Unfortunately, Susan and Bill are at loggerheads trying to plot a course towards that Leading Edge organisation that their CEO so desperately wants to become.

Different Views from Sales and Marketing

Susan“Leading Edge is a simple sales concept. Leading Edge = More Sales. It really is as simple as that. We can become Leading Edge if Bill provides me with market-beating products. That’s the thing he can’t seem to grasp.”

Bill:“Leading Edge is a complex brand concept. It’s how you are seen vis-à-vis the competition. We’re a services business and the differentiating factor is the quality of our service and account teams, not the products. That’s what Susan fails to grasp.”

Susan’s view is (as usual) plain and easy to grasp: “Give me decent products/services and I’ll sell them. If the products/services are Leading Edge, we’ll sell more of them. It’s not really my job to DESIGN them, so don’t go asking me about transforming this company into a leading edge organisation.”

Bill has a slightly more nuanced view. He accepts that it’s his job to translate customer needs into the sorts of products and services that the clients will love and buy, but he also makes the valid point that he and Susan are in a B2B services business, and that Susan’s account teams (as well as the Service/Delivery teams) have a key role in making the service a Leading Edge one in the client’s mind.

Bridging the Gap

As usual, Bill is half-right. And so is Susan.

But let’s start by bringing a little clarity on the terms we are using. Let’s begin with a definition of what a ‘unique’ brand is in the business-to-business world.

In the B2B world, the uniqueness of your brand is dependent on a combination of whether you provide a unique Solution for your clients and whether they find the Experience of working with you to be uniquely satisfying.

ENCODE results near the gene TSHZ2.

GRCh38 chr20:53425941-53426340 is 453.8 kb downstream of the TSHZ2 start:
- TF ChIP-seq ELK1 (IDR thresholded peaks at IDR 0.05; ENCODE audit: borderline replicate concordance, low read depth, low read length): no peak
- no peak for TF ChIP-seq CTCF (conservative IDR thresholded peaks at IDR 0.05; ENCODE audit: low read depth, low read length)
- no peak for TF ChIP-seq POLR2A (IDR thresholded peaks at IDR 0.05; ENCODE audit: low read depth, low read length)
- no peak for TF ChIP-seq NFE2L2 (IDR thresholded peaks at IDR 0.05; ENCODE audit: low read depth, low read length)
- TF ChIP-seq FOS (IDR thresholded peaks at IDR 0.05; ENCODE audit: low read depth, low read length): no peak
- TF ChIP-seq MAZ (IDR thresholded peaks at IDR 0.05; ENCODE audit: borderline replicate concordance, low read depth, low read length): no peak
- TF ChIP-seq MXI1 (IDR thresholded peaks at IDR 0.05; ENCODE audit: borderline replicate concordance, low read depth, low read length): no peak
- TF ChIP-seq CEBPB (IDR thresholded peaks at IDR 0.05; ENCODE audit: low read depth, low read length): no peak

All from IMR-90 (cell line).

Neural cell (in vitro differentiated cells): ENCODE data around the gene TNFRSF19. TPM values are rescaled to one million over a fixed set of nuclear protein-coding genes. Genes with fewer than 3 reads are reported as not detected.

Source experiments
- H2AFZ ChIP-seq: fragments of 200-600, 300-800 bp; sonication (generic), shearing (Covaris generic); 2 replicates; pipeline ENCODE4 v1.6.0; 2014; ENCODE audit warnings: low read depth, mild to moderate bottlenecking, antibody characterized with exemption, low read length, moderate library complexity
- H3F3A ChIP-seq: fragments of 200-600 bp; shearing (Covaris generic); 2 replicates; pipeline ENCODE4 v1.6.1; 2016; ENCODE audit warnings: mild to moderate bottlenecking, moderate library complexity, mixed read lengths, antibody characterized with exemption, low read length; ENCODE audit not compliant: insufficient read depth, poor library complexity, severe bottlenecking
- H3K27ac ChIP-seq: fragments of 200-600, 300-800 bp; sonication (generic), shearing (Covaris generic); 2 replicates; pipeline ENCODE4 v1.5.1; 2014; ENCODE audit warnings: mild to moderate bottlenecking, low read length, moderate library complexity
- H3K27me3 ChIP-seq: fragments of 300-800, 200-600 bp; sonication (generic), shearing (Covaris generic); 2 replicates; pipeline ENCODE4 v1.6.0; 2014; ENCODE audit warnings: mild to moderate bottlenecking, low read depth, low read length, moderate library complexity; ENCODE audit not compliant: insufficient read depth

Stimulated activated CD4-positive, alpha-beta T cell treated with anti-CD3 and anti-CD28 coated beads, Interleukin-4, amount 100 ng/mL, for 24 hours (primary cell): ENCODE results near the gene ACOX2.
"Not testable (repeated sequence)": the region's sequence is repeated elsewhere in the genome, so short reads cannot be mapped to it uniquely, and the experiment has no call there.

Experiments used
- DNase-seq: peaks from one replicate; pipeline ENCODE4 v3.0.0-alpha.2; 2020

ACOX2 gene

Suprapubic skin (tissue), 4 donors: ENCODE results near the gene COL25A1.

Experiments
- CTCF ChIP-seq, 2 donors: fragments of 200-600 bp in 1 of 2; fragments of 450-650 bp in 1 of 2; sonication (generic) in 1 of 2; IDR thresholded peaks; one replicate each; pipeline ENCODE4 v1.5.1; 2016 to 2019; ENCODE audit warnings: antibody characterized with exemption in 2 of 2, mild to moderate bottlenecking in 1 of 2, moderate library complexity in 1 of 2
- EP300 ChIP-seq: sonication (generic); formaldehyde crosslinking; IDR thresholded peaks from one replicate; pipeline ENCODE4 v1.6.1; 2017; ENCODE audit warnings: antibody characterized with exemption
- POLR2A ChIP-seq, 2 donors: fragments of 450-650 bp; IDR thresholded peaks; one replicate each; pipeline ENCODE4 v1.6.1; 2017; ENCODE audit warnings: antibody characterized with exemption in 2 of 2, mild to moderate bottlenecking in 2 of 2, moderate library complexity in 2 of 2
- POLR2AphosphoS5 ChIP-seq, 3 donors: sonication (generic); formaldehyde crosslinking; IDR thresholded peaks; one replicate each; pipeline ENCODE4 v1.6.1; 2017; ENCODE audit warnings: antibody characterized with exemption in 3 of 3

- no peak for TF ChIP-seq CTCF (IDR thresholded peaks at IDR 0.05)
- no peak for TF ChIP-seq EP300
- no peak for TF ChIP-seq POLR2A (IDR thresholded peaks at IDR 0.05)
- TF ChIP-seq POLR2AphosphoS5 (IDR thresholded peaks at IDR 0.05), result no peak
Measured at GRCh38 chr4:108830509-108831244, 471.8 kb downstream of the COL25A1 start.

Deep-Insight defines Solution as a combination of innovationleading edge and value-for-money. These are three related but slightly different concepts but if you score well on all three, the chances are that you have an offering that can help your clients improve their standing in the marketplace in a way that none of your competitors can provide. When we talk about ‘solutions’ we’re not just talking ‘product’. As Bill says, it’s as much about how the account managers, sales and delivery teams position your company’s product or service, as it is about the product/service itself.

Experience is a measure of how easy you are to do business with and if you are seen as a trusted partner. You can have the best products or services in the world but if your clients can’t work with you and don’t see your people as trusted partners, your brand is going to suffer.

So when Bill and Susan’s CEO talks about wanting to be a unique, innovative, leading edge company, he’s really talking about building a B2B brand that excels at all the different elements that we group under the headings Solution and Experience. And that means the Bill and Susan need to work together to get all those elements right. But as the methodology above shows, you can’t build a unique B2B brand without having an excellent service to underpin it. So Bill and Susan and going to have to rope in the Operations Director as well. We wish them well on their journey.

Ultimately, the real definition of Leading Edge will be dictated by your customers. But you’ll never know if you don’t ask them.